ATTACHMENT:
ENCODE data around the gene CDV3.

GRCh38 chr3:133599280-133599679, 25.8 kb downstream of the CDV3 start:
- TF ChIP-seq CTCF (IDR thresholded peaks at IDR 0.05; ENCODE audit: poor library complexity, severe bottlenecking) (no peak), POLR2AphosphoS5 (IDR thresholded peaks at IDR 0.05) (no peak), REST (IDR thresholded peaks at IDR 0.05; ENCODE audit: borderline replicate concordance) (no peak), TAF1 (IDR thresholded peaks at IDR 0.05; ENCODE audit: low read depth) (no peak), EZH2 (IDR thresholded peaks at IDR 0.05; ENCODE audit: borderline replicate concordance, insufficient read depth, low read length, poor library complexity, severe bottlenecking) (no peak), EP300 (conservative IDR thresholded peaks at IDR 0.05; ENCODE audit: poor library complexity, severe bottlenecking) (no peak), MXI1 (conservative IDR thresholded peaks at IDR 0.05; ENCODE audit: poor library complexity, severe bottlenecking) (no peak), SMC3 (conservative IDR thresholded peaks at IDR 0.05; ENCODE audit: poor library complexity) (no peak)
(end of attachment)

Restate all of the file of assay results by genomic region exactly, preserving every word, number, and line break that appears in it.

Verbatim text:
ENCODE data around the gene CDV3.

GRCh38 chr3:133599280-133599679, 25.8 kb downstream of the CDV3 start:
- TF ChIP-seq CTCF (IDR thresholded peaks at IDR 0.05; ENCODE audit: poor library complexity, severe bottlenecking) (no peak), POLR2AphosphoS5 (IDR thresholded peaks at IDR 0.05) (no peak), REST (IDR thresholded peaks at IDR 0.05; ENCODE audit: borderline replicate concordance) (no peak), TAF1 (IDR thresholded peaks at IDR 0.05; ENCODE audit: low read depth) (no peak), EZH2 (IDR thresholded peaks at IDR 0.05; ENCODE audit: borderline replicate concordance, insufficient read depth, low read length, poor library complexity, severe bottlenecking) (no peak), EP300 (conservative IDR thresholded peaks at IDR 0.05; ENCODE audit: poor library complexity, severe bottlenecking) (no peak), MXI1 (conservative IDR thresholded peaks at IDR 0.05; ENCODE audit: poor library complexity, severe bottlenecking) (no peak), SMC3 (conservative IDR thresholded peaks at IDR 0.05; ENCODE audit: poor library complexity) (no peak)